Senoia Raceway Getting Back To Its Roots


Rick Minter

By Rick Minter-Guest Columnist
Posted in Columns 12/24/09

Down here in the real world, around my home county of Fayette, the racing buzz isn’t about Jimmie Johnson or Danica Patrick. It’s about the layer of clay being applied to Senoia Raceway.

Up at Glenn and Cheryl Morris’ muffler and sign shop in Fayetteville, Glenn, the veteran Late Model driver, is making plans to return to the track where he started racing years ago, the same track where his father, the late Bob Morris, once was one of the few faithful Ford chauffeurs in the Chevy-dominated starting fields.

Cheryl has seen hundreds of races in her 20-something years alongside Glenn, but none on the clay banks at Senoia.

What Glenn knows of and what Cheryl has only heard about are the glory years of the track, located just off Ga. 16 in Coweta County.

In the 1970s and ‘80s, Senoia’s red-clay high banks offered some of the best entertainment around, racing or otherwise. Promoter Hence Pollard, his wife Reba and their staff were masters at making the place fan and driver friendly.

A recent photo shows that Senioa Raceway is well on it's way to returning to dirt for the 2010 season. Photo courtesy

A recent photo shows that Senioa Raceway is well on it's way to returning to dirt for the 2010 season. Photo courtesy

Hence Pollard, like all the great promoters, watched his races from the grandstands, from the perspective of a fan. Rather than get embroiled in every tire and spoiler and rules controversy, he looked after the fans’ interests, while Reba kept the concession food hot and as tasty as home cooking.

On more than one occasion, Hence Pollard settled scoring disagreements by paying both drivers for the disputed position.

Once, years ago, Roscoe Smith and Doug Kenimer finished a Late Model feature side by side. The official on Smith’s side of the track called Smith the winner. The official on the other side saw Kenimer as the victor.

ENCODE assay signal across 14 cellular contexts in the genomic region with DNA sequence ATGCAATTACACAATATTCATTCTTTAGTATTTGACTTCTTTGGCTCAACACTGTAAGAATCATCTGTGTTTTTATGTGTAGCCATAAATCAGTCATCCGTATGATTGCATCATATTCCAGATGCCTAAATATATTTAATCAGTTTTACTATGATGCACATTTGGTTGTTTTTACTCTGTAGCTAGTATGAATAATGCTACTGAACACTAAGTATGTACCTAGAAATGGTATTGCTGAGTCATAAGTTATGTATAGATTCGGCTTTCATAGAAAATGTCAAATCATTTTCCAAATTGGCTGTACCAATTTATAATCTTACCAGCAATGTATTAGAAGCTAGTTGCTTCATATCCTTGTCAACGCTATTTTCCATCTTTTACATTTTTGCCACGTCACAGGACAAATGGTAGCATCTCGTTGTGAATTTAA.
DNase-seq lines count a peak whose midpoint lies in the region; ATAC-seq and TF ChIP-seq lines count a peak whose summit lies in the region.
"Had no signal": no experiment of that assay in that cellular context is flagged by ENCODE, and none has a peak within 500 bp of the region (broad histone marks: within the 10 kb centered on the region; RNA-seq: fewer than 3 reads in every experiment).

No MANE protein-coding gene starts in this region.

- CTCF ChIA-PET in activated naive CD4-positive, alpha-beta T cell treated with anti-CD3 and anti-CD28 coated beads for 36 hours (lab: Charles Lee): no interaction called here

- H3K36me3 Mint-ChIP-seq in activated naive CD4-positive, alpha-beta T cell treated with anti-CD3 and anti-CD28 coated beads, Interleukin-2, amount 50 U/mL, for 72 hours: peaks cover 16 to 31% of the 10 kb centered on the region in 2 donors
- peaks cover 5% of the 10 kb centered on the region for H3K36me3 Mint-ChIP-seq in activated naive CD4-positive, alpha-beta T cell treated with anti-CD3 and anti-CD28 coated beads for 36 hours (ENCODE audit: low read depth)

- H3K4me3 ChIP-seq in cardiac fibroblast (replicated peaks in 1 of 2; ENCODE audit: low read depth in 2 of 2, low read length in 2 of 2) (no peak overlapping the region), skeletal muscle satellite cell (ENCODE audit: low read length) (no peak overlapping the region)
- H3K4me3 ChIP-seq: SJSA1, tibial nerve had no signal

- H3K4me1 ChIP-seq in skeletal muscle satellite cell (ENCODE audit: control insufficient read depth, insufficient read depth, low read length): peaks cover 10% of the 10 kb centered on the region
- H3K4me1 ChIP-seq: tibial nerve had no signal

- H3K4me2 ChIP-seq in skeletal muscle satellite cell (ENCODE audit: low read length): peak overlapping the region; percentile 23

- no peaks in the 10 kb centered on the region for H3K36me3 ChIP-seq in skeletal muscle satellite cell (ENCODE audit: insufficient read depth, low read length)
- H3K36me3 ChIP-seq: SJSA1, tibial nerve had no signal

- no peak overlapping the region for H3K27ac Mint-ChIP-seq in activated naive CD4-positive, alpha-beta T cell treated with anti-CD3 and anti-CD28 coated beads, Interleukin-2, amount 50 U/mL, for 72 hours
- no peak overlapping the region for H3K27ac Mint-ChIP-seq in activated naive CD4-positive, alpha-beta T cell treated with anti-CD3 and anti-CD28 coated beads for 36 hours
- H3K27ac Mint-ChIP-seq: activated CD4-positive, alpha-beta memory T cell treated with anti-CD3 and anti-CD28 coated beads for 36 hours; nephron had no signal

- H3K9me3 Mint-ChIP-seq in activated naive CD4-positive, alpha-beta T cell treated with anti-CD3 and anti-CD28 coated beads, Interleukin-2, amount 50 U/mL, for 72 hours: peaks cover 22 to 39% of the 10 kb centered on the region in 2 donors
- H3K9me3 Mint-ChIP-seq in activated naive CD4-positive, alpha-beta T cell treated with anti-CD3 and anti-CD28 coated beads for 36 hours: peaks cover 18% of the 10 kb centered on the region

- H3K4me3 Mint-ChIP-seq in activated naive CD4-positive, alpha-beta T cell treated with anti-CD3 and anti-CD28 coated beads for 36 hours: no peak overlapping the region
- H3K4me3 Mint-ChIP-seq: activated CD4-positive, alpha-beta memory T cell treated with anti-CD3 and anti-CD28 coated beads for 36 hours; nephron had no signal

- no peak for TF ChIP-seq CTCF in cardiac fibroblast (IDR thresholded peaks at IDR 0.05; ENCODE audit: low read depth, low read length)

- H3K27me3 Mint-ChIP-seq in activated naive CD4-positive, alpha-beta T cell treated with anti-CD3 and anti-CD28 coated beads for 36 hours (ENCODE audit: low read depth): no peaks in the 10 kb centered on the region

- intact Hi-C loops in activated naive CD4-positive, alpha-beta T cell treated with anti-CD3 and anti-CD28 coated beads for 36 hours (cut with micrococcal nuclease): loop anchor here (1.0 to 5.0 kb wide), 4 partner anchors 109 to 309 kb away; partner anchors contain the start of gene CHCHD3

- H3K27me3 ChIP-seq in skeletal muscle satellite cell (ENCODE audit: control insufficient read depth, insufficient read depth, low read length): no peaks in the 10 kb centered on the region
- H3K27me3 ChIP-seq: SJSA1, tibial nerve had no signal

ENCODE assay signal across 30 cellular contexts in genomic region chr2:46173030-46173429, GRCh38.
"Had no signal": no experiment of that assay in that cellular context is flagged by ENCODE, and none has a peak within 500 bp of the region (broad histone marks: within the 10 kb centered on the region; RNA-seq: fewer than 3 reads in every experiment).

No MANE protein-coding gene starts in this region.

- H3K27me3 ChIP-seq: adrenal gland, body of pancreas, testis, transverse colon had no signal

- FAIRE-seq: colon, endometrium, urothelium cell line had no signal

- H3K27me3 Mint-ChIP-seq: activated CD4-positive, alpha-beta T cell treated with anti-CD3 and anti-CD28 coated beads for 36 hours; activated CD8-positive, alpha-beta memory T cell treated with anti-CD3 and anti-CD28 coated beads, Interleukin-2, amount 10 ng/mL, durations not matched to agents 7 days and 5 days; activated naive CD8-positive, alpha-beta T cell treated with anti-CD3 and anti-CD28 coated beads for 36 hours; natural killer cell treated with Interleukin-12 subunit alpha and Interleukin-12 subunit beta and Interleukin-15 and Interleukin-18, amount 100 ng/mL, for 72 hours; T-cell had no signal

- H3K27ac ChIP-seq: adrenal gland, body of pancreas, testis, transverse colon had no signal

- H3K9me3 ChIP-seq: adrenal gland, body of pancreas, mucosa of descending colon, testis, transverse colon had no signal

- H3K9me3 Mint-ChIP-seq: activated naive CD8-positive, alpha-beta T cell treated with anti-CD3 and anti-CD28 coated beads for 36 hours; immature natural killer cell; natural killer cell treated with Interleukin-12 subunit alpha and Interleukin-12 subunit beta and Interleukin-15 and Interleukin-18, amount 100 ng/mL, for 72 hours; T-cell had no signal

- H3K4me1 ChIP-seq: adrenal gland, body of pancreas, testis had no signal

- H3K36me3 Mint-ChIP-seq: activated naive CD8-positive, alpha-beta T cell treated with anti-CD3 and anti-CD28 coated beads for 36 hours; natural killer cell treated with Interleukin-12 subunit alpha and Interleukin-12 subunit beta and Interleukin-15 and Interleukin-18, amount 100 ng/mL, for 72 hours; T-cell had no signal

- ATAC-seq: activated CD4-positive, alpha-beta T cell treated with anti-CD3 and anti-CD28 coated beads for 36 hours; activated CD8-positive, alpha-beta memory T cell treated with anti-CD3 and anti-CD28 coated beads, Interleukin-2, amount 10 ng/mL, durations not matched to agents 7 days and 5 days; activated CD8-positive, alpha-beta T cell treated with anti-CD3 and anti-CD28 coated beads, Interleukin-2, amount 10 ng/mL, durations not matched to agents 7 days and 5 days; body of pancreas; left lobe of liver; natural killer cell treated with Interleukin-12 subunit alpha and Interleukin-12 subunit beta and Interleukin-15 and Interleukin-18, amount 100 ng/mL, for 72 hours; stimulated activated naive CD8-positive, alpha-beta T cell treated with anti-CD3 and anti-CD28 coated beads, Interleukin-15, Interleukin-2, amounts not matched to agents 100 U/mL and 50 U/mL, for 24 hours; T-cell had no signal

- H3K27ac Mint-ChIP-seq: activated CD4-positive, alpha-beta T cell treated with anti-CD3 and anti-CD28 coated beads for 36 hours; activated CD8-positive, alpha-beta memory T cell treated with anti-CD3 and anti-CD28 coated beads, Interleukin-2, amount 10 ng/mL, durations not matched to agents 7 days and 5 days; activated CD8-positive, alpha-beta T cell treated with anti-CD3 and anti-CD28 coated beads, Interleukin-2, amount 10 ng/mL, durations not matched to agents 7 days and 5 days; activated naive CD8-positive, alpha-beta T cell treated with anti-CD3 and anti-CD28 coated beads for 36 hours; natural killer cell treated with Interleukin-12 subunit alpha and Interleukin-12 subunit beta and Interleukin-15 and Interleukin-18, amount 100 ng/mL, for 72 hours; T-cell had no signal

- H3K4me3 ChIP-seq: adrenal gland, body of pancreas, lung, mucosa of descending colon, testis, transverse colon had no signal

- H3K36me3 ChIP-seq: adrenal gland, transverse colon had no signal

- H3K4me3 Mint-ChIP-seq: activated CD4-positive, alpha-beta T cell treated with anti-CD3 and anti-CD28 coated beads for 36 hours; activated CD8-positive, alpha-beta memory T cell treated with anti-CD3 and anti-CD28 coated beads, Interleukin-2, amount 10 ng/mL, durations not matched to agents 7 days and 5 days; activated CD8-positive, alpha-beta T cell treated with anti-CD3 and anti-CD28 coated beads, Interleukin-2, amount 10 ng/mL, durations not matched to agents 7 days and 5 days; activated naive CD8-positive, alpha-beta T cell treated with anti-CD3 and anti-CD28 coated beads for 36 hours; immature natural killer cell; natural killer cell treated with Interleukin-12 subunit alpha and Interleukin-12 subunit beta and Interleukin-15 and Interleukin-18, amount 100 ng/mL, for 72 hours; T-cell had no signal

Pollard declared the fans the winner and paid both drivers, explaining that it was worth the extra payout to have such an exciting finish.

Once Pollard paid two drivers for second place in a disputed Sportsman race. Both drivers left happy, and Pollard explained later that it really wasn’t that expensive to make both drivers happy. He said he was going to have to pay one of them third-place money anyway and the difference in paying out two second-place purses and a second and a third wasn’t enough to be worth the worry.

After Hence Pollard died, the track was sold and eventually paved. It had a strong run as an asphalt track, but interest waned in recent years. Dirt racing has long been the backbone of short track racing in the South, and on the Southside of Atlanta, and now a new group is returning the old track to its red clay roots.

The new promoter, long-time Late Model driver Jack Mills, said the interest in the track has amazed him. “We’ve had thousands of hits on the website and hundreds have signed on as friends of the track on Facebook,” Mills said.

Rainy weather has hampered the process of putting clay on the track, but it’s nearly done, and plans are under way for an opening around the end of March or the first of April.

One of Senoia's dirt heroes, Charlie Mincey, roars through turn one in 1969.  Photo courtesy GARHOFA

One of Senoia's dirt heroes, Charlie Mincey, roars through turn one in 1969. Photo courtesy GARHOFA

High on Mills’ agenda is making the track’s old dirt heroes a part of opening night. He plans on inviting former Late Model stars like Roscoe Smith, Leon Archer, Jack Mills and Leon Sells to be on hand for the first green flag laps.

Mills said those drivers are true racing heroes. “They drove cars that were dangerous as hell and they raced like hell,” he said. “If it wasn’t for them none of us would be racing today.”

And he and his partners, Tony and Tim Moses, have developed a new-found appreciation for the promoters he once cussed on a regular basis.

“I’ve got a whole new appreciation for people like Mickey Swims and Charlie Edwards,” he said of the longtime Georgia promoters. “It’s all three of us can do to do what they do by themselves, and we haven’t even started racing yet.”

When it comes to long-time fans, the greatest challenge facing Mills and the Moses brothers is trying to do the paying public what the Pollards did years ago.

They’re promising to try.

Rick Minter is an award-winning sports journalist who began covering motorsports for the The Atlanta Journal-Constitution in 1991, as well as serving as a bureau chief. Minter focused on racing exclusively from 2000-2008 . Minter and his wife Joanne live on the family farm in Inman, Georgia. In his spare time he collects and restores antique tractors and trucks.

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